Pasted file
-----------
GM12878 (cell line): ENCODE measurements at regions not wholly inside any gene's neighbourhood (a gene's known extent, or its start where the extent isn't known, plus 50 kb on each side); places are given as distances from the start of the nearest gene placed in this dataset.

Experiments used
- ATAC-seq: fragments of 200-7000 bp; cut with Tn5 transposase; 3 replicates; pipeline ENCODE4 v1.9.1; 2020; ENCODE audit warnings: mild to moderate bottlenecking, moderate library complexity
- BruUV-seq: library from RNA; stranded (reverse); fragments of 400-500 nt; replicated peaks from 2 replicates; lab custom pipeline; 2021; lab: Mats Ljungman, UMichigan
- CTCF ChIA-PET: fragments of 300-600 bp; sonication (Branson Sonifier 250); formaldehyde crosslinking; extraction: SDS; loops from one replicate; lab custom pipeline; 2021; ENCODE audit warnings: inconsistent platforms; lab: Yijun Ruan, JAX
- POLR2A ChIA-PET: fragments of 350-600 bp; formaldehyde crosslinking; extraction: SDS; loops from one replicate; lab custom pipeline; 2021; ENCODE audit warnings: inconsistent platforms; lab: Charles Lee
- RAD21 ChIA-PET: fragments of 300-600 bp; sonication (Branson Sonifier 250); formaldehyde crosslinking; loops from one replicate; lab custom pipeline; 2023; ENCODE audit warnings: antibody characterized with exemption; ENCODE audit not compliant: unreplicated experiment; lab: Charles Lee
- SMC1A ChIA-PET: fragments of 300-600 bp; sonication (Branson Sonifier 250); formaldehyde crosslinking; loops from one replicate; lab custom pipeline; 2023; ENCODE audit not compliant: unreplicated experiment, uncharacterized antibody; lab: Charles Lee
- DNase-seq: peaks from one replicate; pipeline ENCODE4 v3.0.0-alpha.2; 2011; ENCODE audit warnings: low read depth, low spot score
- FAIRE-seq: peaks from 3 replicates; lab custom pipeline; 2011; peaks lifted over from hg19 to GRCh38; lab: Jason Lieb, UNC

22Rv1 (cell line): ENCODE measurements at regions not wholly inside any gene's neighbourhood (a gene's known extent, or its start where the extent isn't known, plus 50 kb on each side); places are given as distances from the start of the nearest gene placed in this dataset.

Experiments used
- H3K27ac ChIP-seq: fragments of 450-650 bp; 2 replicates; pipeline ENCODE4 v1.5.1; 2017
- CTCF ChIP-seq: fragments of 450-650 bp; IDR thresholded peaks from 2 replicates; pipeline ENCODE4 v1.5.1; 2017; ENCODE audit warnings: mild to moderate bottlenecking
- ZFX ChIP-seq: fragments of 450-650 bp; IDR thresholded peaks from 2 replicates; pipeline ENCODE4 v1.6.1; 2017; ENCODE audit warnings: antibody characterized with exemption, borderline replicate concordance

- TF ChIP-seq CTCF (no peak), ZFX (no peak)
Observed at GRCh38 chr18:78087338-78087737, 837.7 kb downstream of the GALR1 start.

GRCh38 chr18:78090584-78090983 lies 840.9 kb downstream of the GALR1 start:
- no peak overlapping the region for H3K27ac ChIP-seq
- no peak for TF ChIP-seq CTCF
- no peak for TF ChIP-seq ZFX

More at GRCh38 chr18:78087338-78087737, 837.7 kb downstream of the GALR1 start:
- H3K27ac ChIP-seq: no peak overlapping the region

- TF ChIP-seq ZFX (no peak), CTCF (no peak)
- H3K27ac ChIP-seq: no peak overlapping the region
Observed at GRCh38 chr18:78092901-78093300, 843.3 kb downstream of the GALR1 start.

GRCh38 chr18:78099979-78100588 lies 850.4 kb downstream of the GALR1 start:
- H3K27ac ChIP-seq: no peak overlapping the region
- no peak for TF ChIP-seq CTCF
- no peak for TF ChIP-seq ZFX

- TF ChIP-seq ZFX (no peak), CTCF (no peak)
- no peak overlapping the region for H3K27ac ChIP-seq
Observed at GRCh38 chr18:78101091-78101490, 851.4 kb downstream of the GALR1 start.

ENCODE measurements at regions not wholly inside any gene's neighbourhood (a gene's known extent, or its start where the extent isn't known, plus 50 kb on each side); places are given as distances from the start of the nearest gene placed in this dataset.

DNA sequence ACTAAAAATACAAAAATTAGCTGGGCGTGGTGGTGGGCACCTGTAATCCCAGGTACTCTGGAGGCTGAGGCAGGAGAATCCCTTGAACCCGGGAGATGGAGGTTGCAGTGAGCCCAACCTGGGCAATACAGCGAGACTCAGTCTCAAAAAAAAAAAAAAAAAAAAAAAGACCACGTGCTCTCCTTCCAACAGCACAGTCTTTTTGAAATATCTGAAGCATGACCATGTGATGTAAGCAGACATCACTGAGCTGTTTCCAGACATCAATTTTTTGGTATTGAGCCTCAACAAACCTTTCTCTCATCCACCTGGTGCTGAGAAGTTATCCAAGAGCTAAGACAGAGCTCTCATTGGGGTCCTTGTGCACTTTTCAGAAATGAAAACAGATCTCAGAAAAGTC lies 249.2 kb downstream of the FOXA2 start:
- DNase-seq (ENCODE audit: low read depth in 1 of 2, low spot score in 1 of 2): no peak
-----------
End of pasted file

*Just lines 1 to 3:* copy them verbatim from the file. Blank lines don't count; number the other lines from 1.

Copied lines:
GM12878 (cell line): ENCODE measurements at regions not wholly inside any gene's neighbourhood (a gene's known extent, or its start where the extent isn't known, plus 50 kb on each side); places are given as distances from the start of the nearest gene placed in this dataset.

Experiments used
- ATAC-seq: fragments of 200-7000 bp; cut with Tn5 transposase; 3 replicates; pipeline ENCODE4 v1.9.1; 2020; ENCODE audit warnings: mild to moderate bottlenecking, moderate library complexity